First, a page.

Moving from the Old to New Politics: Macomb to Oakland


Stanley B. Greenberg, Al Quinlan, James Carville, Andrew H. Baumann

Greenberg Quinlan Rosner / Democracy Corps

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Executive Summary

In the summer of 2008, Barack Obama held a slim national lead over John McCain but his position was by no means secure. After a bruising primary battle, the Democratic base was fractured as many white, blue-collar Democrats - critical voters in Rust Belt swing states like Michigan, Ohio and Pennsylvania - held back from the new nominee. But Obama’s appeal, combined with other trends, presented him with an opportunity to add new voters in America’s suburbs. If Obama and his allies were to fulfill their potential they needed to bring traditional Democrats back into the fold while continuing to expand their appeal to new suburban voters. Last Tuesday, Obama did just that.

To better understand these dynamics, Democracy Corps and Greenberg Quinlan Rosner conducted post-election studies of Macomb and Oakland Counties, two bellwether counties in Michigan that respectively represent the Democrats’ traditional blue-collar base and new white-collar voters. These surveys follow on the heels of extensive research Democracy Corps and GQR has conducted in Macomb earlier in the cycle. For more than 20 years, the non-college-educated white voters in Macomb County have been considered a “national political barometer,” as National Journal’s Ronald Brownstein described them during the Democratic convention. Going into the convention, Obama was lagging among these voters and trailing in Macomb by 7 points. But he managed to turn that around, consolidate his base and take the county by 8 points on Election Day. 

Meanwhile, next door Oakland Country played an even bigger role in Obama’s election, changing from an evenly-matched battleground that John Kerry barely carried in 2004, to a Republican killing field that Obama carried by nearly 100,000 votes and that saw Democratic gains up and down the ticket. These extraordinary changes happening in places like Oakland are central to what is, perhaps, an emerging national Democratic ascendancy.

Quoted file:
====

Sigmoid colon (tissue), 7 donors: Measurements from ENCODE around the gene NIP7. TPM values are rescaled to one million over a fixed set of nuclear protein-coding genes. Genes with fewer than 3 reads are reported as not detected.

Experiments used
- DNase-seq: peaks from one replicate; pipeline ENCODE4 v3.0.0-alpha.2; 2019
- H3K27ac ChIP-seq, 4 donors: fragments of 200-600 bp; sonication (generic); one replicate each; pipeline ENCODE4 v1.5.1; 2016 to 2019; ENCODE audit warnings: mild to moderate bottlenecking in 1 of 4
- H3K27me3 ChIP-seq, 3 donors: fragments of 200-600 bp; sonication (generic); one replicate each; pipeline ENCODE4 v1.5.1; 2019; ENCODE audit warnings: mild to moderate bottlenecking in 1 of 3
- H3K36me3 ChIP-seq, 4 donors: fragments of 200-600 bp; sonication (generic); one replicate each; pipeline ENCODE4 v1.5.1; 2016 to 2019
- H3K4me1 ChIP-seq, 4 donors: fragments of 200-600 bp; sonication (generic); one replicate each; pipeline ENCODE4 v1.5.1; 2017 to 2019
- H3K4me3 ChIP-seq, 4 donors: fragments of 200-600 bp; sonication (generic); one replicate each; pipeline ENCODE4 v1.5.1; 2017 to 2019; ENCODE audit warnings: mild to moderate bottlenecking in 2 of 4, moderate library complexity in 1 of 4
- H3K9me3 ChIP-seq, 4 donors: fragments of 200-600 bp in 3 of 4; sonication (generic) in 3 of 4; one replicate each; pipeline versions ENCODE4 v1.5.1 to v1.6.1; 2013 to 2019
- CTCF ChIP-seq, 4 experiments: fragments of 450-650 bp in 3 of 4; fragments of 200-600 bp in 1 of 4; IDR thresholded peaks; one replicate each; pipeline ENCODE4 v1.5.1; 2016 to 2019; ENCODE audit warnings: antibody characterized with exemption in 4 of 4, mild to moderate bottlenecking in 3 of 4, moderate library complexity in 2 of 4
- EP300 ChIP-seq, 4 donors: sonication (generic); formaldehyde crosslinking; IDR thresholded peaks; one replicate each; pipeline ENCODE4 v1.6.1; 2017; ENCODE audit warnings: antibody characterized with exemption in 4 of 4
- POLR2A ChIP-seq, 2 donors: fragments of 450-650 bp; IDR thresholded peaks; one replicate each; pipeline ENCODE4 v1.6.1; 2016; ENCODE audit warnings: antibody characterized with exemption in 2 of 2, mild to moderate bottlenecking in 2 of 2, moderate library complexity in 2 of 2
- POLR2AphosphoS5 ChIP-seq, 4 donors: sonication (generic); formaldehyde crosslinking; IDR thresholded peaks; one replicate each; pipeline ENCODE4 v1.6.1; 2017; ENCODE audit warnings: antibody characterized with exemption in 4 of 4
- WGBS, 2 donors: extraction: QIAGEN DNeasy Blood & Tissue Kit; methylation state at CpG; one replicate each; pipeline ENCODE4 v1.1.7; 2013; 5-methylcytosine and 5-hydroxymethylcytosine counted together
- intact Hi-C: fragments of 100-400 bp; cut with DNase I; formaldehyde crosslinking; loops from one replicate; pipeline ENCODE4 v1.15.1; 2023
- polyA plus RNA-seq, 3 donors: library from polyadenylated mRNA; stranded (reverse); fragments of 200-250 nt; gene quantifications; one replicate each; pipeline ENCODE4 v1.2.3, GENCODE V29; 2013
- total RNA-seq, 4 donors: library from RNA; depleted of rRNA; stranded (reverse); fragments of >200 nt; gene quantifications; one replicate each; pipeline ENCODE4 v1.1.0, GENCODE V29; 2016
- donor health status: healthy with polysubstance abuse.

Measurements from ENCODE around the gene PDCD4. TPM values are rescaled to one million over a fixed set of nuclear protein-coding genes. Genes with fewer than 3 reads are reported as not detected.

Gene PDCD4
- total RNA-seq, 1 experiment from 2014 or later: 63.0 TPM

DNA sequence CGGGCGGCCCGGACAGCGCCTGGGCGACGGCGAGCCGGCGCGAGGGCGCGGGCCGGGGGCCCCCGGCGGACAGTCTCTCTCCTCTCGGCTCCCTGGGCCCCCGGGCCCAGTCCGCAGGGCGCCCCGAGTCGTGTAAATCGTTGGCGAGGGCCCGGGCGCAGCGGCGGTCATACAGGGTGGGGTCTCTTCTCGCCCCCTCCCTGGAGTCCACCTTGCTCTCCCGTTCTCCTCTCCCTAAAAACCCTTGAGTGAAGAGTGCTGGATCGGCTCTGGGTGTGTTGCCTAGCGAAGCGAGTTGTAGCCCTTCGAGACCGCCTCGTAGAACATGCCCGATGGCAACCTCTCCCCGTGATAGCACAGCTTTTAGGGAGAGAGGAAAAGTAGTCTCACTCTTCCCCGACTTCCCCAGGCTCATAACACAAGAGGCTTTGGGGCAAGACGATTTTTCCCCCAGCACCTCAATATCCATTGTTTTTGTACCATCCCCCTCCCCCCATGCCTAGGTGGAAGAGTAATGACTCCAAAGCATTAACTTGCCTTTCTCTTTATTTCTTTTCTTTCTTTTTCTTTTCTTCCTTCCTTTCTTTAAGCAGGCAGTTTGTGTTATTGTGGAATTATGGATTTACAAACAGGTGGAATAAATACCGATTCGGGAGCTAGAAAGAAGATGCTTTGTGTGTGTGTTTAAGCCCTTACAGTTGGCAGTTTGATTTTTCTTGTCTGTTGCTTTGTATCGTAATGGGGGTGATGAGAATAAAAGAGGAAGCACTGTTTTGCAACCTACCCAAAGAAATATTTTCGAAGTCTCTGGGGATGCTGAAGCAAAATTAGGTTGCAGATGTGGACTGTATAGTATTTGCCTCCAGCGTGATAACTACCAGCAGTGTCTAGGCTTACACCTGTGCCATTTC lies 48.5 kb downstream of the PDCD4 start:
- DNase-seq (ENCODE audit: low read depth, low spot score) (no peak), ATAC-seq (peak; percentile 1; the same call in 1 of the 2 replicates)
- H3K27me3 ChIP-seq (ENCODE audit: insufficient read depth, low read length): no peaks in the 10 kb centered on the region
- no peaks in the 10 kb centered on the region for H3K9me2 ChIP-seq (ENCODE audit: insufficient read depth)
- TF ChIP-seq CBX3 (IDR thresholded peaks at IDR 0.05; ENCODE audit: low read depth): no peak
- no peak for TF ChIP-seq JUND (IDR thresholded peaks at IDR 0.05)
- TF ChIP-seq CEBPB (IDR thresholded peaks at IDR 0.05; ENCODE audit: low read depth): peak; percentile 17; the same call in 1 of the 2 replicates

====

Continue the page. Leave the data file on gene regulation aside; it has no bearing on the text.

In this special post-election survey analysis, Stan Greenberg, Al Quinlan, James Carville and Andrew Baumann take a look at the transformation in Oakland and Macomb, dissecting the dynamics of Obama’s victory there. The analysis ultimately suggests that If Democrats can successfully bridge the old Reagan Democrats of Macomb and the new suburban progressives of Oakland, while continuing to grow the other elements of their coalition, they could remain on top for many years to come.

Key Findings

  • On Election Day Obama carried Macomb by 8 points, 53 percent to 45 percent. This improvement was driven almost entirely by his consolidation of the Democratic base. Obama merely split independents in Macomb, but after earning just 71 percent of the Democratic vote in July, he won 95 percent on Election Day, the same percentage McCain won among his much smaller Republican base.
  • Taking a deeper look at the data reveals that Obama’s large personal gains were largely made possible because he accomplished the three main tasks we identified in our July report: 1) reassuring that he would be a president for all Americans, 2) crossing a threshold on security and 3) connecting to voters’ economic anger.
  • As in Macomb, Obama was successful in consolidating Democrats in Oakland (winning 93 percent), but he was able to improve on his margin in Macomb by besting McCain among the county’s independent voters by 12 points, 55 percent to 43 percent.
  • Oakland voters rated Obama highly on almost every attribute we tested, giving the Democratic nominee very similar ratings to those received in Macomb on Election Day. On the most important attributes; including “shares your values,” “on your side,” “will keep America strong” and “has what it takes to be president;” Obama scored at or near the 60 percent level and he received even higher marks on being seen as patriotic and being able to unite the country.

Methodology

Based on Democracy Corps polls conducted by Greenberg Quinlan Rosner of 750 voters in Macomb County, Michigan and 600 voters in Oakland County, Michigan, November 4-5, 2008. Also based on Democracy Corps surveys of 750 likely voters in Macomb County conducted July 14-22 and September 21-24, 2008 and 6 focus groups conducted with Democratic or Democratic-leaning voters from Macomb who were not then voting for Obama in June and July, 2008.